Lauri Cole, Executive Director of the NYS Council for Community Behavioral Healthcare, a statewide membership association representing 105 mental health and substance use disorder/addiction care providers across New York said the following:  “While it continues to increase its demands on community providers, the state has not provided investments in league with those demands. Community-based providers are operating on a wafer-thin financial base at the same time that they are depended upon to decrease hospital readmission rates, divert non-acute patients from the ER, and increase access to care for children and adults in communities reeling from the impact of two simultaneous public health crises: the opioid epidemic and rising suicide rates. The advocates standing with me today represent community organizations doing all of this – and much more – while dealing with crisis-level staff turnover rates, skyrocketing operating expenses and Medicaid managed care companies that often fail to pay claims for months on end. Future disbursements of funds from the Healthcare Transformation Fund account must be distributed across all areas of the state’s healthcare delivery system” said Cole.

Home Care Association of New York State (HCA) President and CEO Al Cardillo said: “This legislation would provide New York’s home care providers with access to critical, long-needed investments for fulfilling the state’s major healthcare goals, be it managing critical community-based care and transition for the medically needy, addressing disparities, supporting the state’s public health agenda, or reducing avoidable hospital use. We are proud to stand with our legislative champions and this broad coalition to resolve a longstanding absence of investment into home and community care, leveraging an already existing pool of resources. We face major financial pressures and costly labor shortages, leaving little-to-no working capital for investments in our sector that would provide dividends for New York’s health care system. A.7977A/S.6376 provides a vital stimulus in the right direction, equipping home care and other community care providers for population health, patient-centered care, and substantial cost-savings.”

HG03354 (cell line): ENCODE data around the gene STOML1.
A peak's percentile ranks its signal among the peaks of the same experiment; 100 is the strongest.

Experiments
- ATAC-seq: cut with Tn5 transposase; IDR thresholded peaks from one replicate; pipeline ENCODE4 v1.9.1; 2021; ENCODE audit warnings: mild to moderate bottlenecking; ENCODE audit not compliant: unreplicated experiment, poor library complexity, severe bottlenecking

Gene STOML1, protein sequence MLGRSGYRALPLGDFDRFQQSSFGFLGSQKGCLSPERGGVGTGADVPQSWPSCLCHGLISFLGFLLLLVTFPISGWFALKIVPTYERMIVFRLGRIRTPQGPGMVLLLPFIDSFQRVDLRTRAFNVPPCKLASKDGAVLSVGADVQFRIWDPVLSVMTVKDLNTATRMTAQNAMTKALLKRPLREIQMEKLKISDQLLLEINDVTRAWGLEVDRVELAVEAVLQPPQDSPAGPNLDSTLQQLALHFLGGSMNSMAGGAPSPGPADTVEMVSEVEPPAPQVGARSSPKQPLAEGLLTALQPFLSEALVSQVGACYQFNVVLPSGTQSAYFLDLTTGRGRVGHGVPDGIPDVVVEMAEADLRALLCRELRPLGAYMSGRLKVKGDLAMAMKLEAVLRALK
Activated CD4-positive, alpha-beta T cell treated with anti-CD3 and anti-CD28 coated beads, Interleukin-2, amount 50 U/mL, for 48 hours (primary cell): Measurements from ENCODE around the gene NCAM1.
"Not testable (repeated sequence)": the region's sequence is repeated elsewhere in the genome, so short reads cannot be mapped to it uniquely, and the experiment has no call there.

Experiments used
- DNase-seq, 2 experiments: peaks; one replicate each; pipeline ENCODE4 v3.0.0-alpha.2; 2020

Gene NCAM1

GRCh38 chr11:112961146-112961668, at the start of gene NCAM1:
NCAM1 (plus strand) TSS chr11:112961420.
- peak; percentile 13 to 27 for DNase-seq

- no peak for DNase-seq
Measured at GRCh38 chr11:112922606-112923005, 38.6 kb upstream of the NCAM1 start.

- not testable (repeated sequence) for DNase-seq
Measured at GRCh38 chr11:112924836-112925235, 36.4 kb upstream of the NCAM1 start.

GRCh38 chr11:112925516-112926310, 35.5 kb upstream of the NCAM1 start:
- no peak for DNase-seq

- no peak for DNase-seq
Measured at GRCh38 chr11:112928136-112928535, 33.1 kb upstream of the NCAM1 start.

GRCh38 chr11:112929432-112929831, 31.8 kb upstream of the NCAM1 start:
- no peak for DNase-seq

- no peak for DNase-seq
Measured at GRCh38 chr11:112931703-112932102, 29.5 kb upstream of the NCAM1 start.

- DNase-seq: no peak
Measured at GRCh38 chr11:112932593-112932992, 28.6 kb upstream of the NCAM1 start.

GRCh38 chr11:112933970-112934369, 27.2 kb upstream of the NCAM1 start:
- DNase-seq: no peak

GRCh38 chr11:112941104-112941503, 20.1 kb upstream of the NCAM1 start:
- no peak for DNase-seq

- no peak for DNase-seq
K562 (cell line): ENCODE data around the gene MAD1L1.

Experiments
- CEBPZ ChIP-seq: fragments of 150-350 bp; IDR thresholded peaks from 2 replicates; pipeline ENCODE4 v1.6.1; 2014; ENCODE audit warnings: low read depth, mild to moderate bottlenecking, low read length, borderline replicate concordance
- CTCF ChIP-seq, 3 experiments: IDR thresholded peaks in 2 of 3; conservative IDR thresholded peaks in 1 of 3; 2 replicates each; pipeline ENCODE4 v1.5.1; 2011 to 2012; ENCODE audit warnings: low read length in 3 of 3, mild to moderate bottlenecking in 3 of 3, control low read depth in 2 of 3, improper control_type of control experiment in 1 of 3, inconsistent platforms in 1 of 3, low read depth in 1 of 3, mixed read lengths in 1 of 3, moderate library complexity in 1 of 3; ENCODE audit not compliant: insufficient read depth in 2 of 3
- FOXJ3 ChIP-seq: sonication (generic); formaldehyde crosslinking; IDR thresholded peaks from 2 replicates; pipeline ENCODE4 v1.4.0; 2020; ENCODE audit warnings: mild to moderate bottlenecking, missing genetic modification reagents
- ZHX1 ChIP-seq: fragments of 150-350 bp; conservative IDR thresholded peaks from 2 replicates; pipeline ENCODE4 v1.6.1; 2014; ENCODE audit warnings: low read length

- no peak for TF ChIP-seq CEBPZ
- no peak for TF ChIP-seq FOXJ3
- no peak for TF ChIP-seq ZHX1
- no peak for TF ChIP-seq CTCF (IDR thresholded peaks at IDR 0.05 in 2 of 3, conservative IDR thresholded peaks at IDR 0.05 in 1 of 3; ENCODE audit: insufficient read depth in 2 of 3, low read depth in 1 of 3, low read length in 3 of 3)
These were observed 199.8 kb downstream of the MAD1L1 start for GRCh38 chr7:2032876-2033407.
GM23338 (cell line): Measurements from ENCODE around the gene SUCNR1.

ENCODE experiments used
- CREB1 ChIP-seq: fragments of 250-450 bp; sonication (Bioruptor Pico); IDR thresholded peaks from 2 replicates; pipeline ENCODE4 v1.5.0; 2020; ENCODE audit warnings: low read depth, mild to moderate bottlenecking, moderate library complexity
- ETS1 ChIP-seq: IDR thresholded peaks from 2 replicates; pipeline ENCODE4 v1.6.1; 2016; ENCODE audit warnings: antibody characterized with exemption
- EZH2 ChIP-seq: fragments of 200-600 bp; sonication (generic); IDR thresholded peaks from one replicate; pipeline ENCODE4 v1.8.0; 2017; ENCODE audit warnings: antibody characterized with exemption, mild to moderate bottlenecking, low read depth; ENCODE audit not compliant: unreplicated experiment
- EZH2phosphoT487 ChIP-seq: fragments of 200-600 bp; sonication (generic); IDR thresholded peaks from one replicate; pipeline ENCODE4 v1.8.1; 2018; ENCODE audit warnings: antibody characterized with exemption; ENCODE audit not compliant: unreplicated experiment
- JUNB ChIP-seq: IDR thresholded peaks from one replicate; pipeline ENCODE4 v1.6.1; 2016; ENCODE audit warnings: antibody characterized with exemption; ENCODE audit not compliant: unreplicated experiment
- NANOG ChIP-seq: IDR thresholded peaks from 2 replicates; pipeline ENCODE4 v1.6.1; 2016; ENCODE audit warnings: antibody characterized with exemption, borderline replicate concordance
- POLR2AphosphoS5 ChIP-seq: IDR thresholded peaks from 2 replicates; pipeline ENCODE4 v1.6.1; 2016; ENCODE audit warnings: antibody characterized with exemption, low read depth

“We are extremely grateful to Senator Rivera, Assemblyman Gottfried and all of S.6376/A.7977-A’s sponsors.  This legislation will provide critical funding to community-based organizations making it possible for them to provide quality supports and services which are needed to ensure people with intellectual and developmental disabilities can obtain full integration and achieve independence in their communities,” said Susan Constantino, President & CEO of Cerebral Palsy Associations of New York State. “We urge the Assembly and the Senate to pass the bill before the end of the current legislative session and Governor Cuomo to sign it into law as soon as it reaches his desk.”